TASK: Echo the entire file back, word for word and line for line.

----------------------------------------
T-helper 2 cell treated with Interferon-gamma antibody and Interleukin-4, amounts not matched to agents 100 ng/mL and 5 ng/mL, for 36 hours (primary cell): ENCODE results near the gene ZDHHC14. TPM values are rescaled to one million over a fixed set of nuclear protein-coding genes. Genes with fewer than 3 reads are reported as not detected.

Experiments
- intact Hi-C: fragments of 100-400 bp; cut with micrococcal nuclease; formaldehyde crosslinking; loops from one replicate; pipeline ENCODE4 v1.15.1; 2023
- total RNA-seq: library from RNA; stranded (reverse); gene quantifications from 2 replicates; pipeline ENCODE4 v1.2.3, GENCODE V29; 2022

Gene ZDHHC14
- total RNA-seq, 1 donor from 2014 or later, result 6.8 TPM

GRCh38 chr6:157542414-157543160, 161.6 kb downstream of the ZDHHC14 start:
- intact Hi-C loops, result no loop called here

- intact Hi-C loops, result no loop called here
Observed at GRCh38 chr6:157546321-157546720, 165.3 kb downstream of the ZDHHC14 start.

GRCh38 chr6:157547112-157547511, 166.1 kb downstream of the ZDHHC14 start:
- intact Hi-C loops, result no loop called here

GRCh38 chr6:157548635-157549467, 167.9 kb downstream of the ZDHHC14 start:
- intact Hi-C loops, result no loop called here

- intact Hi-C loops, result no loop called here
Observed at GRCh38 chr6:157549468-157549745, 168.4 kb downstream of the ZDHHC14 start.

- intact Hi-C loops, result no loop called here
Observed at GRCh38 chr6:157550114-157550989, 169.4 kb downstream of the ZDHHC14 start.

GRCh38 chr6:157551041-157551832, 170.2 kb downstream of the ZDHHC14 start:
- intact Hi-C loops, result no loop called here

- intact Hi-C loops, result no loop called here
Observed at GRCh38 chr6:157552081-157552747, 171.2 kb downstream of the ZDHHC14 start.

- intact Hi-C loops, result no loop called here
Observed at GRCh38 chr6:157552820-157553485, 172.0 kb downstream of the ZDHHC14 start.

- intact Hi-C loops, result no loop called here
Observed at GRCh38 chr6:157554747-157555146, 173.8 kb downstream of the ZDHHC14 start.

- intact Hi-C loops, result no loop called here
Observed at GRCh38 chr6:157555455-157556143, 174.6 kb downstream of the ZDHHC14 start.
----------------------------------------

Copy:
T-helper 2 cell treated with Interferon-gamma antibody and Interleukin-4, amounts not matched to agents 100 ng/mL and 5 ng/mL, for 36 hours (primary cell): ENCODE results near the gene ZDHHC14. TPM values are rescaled to one million over a fixed set of nuclear protein-coding genes. Genes with fewer than 3 reads are reported as not detected.

Experiments
- intact Hi-C: fragments of 100-400 bp; cut with micrococcal nuclease; formaldehyde crosslinking; loops from one replicate; pipeline ENCODE4 v1.15.1; 2023
- total RNA-seq: library from RNA; stranded (reverse); gene quantifications from 2 replicates; pipeline ENCODE4 v1.2.3, GENCODE V29; 2022

Gene ZDHHC14
- total RNA-seq, 1 donor from 2014 or later, result 6.8 TPM

GRCh38 chr6:157542414-157543160, 161.6 kb downstream of the ZDHHC14 start:
- intact Hi-C loops, result no loop called here

- intact Hi-C loops, result no loop called here
Observed at GRCh38 chr6:157546321-157546720, 165.3 kb downstream of the ZDHHC14 start.

GRCh38 chr6:157547112-157547511, 166.1 kb downstream of the ZDHHC14 start:
- intact Hi-C loops, result no loop called here

GRCh38 chr6:157548635-157549467, 167.9 kb downstream of the ZDHHC14 start:
- intact Hi-C loops, result no loop called here

- intact Hi-C loops, result no loop called here
Observed at GRCh38 chr6:157549468-157549745, 168.4 kb downstream of the ZDHHC14 start.

- intact Hi-C loops, result no loop called here
Observed at GRCh38 chr6:157550114-157550989, 169.4 kb downstream of the ZDHHC14 start.

GRCh38 chr6:157551041-157551832, 170.2 kb downstream of the ZDHHC14 start:
- intact Hi-C loops, result no loop called here

- intact Hi-C loops, result no loop called here
Observed at GRCh38 chr6:157552081-157552747, 171.2 kb downstream of the ZDHHC14 start.

- intact Hi-C loops, result no loop called here
Observed at GRCh38 chr6:157552820-157553485, 172.0 kb downstream of the ZDHHC14 start.

- intact Hi-C loops, result no loop called here
Observed at GRCh38 chr6:157554747-157555146, 173.8 kb downstream of the ZDHHC14 start.

- intact Hi-C loops, result no loop called here
Observed at GRCh38 chr6:157555455-157556143, 174.6 kb downstream of the ZDHHC14 start.